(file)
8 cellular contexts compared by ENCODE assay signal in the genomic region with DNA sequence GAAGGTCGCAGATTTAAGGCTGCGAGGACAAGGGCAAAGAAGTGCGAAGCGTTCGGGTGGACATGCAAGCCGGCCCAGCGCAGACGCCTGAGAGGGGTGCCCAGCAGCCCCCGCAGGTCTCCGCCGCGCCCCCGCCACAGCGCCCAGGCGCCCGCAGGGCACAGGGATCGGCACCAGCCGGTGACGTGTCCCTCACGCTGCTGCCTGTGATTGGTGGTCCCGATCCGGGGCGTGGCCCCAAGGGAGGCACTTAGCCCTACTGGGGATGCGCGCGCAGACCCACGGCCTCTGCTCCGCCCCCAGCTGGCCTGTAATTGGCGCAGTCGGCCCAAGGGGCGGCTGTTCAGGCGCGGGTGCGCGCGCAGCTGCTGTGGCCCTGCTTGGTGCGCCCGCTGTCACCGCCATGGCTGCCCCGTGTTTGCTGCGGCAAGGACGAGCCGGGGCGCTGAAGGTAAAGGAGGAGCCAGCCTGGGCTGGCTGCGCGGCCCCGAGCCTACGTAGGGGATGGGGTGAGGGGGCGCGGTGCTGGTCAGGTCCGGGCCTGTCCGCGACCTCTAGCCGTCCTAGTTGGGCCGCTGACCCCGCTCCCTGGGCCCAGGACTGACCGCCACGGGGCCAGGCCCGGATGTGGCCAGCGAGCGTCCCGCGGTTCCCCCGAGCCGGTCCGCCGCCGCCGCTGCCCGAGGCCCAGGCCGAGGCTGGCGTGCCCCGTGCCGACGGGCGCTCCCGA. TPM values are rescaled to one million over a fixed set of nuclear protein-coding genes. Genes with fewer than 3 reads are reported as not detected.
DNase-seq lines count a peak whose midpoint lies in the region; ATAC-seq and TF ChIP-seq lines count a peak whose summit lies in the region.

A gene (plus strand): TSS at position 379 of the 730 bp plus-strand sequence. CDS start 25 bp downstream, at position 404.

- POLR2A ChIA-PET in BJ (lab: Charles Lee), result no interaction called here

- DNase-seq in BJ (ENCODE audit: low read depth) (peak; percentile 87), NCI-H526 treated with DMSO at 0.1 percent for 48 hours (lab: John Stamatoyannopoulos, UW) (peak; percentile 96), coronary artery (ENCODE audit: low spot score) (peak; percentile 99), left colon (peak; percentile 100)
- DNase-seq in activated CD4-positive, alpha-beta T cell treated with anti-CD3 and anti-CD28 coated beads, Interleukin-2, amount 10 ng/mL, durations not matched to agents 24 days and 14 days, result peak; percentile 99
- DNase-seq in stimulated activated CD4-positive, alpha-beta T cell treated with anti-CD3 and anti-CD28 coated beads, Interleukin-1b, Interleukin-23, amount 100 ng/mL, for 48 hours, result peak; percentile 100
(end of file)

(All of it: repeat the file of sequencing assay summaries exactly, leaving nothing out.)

8 cellular contexts compared by ENCODE assay signal in the genomic region with DNA sequence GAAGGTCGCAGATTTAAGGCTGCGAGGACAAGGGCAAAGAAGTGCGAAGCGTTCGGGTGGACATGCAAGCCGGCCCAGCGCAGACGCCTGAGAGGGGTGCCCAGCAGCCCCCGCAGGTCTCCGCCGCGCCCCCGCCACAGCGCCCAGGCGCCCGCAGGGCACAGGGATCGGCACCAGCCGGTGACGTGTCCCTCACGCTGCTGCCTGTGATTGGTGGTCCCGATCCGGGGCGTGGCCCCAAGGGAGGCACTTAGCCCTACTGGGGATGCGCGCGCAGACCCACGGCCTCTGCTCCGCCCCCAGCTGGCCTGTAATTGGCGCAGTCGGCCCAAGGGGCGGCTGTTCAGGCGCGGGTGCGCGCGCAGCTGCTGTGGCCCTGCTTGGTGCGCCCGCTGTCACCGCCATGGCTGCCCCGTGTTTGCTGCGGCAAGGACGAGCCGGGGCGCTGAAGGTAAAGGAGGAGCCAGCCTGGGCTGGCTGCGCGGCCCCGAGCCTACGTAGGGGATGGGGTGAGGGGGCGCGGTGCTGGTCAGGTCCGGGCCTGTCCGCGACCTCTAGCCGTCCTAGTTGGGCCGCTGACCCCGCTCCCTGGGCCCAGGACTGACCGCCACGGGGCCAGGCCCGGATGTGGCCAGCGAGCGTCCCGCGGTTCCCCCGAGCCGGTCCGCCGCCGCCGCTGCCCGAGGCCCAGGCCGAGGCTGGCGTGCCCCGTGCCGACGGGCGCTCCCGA. TPM values are rescaled to one million over a fixed set of nuclear protein-coding genes. Genes with fewer than 3 reads are reported as not detected.
DNase-seq lines count a peak whose midpoint lies in the region; ATAC-seq and TF ChIP-seq lines count a peak whose summit lies in the region.

A gene (plus strand): TSS at position 379 of the 730 bp plus-strand sequence. CDS start 25 bp downstream, at position 404.

- POLR2A ChIA-PET in BJ (lab: Charles Lee), result no interaction called here

- DNase-seq in BJ (ENCODE audit: low read depth) (peak; percentile 87), NCI-H526 treated with DMSO at 0.1 percent for 48 hours (lab: John Stamatoyannopoulos, UW) (peak; percentile 96), coronary artery (ENCODE audit: low spot score) (peak; percentile 99), left colon (peak; percentile 100)
- DNase-seq in activated CD4-positive, alpha-beta T cell treated with anti-CD3 and anti-CD28 coated beads, Interleukin-2, amount 10 ng/mL, durations not matched to agents 24 days and 14 days, result peak; percentile 99
- DNase-seq in stimulated activated CD4-positive, alpha-beta T cell treated with anti-CD3 and anti-CD28 coated beads, Interleukin-1b, Interleukin-23, amount 100 ng/mL, for 48 hours, result peak; percentile 100